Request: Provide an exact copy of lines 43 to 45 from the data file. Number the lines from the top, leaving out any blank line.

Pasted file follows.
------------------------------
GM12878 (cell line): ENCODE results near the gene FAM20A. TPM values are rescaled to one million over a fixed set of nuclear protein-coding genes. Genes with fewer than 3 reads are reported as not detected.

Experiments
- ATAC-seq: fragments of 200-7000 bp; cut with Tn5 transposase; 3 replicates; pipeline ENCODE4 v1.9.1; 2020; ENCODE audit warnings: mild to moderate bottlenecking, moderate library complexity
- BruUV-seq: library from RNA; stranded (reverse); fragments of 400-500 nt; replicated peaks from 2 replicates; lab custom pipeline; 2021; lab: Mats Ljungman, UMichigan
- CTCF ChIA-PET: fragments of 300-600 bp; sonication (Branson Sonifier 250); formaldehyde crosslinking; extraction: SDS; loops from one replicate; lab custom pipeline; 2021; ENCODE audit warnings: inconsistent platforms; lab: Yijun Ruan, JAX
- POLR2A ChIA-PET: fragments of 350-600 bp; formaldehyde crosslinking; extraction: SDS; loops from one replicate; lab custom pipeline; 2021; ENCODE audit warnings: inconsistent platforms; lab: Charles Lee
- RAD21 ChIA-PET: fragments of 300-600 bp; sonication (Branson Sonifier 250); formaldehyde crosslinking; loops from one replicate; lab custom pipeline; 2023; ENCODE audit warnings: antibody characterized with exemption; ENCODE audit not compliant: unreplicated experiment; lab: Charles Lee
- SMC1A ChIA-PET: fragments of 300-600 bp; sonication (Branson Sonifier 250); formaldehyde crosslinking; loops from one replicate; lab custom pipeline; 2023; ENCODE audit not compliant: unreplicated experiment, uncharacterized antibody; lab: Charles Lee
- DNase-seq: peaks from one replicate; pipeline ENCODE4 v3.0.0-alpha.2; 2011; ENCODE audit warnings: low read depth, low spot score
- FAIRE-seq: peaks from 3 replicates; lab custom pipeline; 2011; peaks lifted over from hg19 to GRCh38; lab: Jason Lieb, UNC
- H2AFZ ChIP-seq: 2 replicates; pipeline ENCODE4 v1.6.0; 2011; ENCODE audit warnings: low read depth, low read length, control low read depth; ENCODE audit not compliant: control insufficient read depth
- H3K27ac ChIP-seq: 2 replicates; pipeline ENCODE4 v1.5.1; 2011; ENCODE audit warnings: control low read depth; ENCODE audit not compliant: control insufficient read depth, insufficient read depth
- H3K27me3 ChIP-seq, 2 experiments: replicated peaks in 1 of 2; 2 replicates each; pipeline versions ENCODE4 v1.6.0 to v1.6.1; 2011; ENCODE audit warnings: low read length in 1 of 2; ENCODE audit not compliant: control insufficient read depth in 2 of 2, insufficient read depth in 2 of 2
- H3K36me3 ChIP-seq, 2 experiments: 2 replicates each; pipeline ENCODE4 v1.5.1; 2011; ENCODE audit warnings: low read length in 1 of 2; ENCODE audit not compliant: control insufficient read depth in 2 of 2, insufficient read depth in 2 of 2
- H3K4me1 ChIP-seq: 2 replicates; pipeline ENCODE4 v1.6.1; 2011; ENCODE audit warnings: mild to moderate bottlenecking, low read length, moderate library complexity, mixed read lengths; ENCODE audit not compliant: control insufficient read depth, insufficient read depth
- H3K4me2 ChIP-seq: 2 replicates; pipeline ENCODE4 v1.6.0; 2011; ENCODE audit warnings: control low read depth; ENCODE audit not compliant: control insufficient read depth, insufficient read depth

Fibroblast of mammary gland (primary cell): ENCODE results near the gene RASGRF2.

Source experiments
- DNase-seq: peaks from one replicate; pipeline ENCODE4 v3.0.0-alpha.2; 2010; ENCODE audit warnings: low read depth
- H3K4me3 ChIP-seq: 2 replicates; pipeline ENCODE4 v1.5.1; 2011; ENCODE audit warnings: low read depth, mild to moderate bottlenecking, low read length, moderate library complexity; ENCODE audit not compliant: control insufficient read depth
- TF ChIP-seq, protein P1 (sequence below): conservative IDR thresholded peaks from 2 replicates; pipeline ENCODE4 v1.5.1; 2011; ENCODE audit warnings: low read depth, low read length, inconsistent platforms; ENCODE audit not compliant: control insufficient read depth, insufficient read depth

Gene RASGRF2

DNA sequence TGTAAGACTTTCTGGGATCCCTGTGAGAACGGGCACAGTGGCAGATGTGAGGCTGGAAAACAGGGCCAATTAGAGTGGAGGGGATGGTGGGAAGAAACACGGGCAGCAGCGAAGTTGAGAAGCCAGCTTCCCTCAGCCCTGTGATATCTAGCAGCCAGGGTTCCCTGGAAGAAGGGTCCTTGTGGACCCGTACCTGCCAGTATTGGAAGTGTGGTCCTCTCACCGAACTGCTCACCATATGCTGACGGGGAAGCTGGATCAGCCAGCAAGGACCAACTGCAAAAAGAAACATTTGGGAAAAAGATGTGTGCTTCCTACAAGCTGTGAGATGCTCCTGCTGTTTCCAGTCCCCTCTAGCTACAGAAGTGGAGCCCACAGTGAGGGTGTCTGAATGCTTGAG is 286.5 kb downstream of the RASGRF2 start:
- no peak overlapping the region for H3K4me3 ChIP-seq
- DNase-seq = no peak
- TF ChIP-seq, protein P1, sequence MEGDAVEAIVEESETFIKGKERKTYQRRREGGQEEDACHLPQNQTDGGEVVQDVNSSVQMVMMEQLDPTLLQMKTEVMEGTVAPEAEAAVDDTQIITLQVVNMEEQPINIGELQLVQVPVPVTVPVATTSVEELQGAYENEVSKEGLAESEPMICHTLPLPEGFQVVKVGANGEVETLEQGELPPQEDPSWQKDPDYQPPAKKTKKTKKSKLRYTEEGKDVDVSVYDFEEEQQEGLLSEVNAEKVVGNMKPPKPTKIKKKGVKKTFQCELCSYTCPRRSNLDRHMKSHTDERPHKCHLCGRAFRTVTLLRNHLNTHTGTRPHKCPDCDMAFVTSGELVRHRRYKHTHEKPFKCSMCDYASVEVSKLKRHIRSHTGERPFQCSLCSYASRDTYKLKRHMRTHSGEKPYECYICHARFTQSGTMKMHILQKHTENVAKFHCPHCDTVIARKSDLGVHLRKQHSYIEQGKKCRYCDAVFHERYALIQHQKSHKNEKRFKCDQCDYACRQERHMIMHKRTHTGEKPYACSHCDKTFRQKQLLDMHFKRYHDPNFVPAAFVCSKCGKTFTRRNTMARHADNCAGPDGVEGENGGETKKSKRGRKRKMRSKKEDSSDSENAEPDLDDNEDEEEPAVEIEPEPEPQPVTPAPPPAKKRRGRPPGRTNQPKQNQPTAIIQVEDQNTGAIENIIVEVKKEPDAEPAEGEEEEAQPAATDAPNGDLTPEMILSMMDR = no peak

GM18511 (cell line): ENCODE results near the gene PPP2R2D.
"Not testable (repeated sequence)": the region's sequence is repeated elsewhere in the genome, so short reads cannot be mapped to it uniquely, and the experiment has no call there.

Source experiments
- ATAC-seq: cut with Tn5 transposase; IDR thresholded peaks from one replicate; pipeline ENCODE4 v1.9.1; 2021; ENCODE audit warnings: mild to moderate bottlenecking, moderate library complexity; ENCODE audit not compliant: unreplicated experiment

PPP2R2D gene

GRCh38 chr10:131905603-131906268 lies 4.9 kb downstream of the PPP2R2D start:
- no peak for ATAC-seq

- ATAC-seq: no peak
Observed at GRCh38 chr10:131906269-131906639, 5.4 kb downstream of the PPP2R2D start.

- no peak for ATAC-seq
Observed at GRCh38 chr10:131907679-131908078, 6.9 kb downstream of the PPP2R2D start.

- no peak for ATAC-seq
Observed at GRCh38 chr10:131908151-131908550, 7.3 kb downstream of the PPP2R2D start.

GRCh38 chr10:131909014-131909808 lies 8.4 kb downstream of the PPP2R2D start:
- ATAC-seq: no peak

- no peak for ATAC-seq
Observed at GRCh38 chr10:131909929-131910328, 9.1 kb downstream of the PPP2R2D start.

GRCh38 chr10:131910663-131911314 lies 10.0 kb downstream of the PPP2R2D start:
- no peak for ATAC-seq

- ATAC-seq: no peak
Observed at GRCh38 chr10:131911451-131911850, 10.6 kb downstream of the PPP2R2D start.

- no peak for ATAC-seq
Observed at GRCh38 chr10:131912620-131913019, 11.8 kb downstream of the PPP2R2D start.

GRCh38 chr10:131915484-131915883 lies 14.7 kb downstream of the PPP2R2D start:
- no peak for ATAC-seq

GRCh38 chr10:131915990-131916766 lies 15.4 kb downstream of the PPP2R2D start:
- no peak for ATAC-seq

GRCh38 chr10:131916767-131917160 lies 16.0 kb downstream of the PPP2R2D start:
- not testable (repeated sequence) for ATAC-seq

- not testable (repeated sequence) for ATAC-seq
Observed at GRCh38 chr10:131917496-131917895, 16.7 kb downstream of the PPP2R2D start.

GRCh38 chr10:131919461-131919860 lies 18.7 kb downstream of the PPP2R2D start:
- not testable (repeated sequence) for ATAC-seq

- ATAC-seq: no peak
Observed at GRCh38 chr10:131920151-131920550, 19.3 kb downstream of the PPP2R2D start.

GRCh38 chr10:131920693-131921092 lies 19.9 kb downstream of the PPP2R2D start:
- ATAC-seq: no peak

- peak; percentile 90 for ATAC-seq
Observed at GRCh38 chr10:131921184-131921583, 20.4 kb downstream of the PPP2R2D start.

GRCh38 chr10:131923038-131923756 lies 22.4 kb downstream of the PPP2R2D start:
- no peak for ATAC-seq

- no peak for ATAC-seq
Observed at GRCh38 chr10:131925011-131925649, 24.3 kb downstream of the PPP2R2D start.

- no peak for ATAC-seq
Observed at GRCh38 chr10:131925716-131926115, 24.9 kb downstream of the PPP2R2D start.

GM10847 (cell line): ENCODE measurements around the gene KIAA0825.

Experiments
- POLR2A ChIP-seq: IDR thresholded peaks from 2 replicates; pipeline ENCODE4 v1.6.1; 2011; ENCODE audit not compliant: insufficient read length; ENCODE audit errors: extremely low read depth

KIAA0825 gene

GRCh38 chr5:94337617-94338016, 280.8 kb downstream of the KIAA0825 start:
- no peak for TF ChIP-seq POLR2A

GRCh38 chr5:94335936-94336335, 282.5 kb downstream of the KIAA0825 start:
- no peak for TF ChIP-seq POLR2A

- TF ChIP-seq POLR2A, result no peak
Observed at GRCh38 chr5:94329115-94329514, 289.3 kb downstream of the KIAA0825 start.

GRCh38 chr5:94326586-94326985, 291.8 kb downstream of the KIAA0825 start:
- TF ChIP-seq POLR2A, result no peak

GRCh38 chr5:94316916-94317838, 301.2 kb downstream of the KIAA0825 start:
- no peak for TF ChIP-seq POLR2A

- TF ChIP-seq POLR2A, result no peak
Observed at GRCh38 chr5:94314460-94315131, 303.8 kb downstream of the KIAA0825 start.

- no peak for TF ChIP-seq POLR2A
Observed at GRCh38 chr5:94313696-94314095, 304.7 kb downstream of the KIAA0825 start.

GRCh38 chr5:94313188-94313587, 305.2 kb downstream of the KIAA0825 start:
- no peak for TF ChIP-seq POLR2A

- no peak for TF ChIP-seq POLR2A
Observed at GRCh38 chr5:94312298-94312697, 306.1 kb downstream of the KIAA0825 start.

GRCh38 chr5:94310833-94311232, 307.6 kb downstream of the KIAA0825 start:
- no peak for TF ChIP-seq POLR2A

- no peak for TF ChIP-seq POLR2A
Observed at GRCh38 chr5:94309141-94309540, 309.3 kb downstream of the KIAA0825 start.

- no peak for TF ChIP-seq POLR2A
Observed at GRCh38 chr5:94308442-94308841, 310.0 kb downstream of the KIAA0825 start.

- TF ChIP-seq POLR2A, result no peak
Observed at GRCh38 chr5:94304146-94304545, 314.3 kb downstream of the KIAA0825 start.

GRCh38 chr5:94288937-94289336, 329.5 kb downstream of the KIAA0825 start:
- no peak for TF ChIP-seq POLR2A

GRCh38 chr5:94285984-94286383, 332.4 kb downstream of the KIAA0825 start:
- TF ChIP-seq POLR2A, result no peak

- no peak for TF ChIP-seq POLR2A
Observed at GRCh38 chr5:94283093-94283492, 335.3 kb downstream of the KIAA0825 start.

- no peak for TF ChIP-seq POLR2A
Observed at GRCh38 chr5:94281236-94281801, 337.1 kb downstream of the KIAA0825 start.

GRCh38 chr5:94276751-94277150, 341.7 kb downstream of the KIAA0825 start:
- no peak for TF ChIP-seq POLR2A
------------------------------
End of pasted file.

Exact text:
Observed at GRCh38 chr10:131909929-131910328, 9.1 kb downstream of the PPP2R2D start.

GRCh38 chr10:131910663-131911314 lies 10.0 kb downstream of the PPP2R2D start:
- no peak for ATAC-seq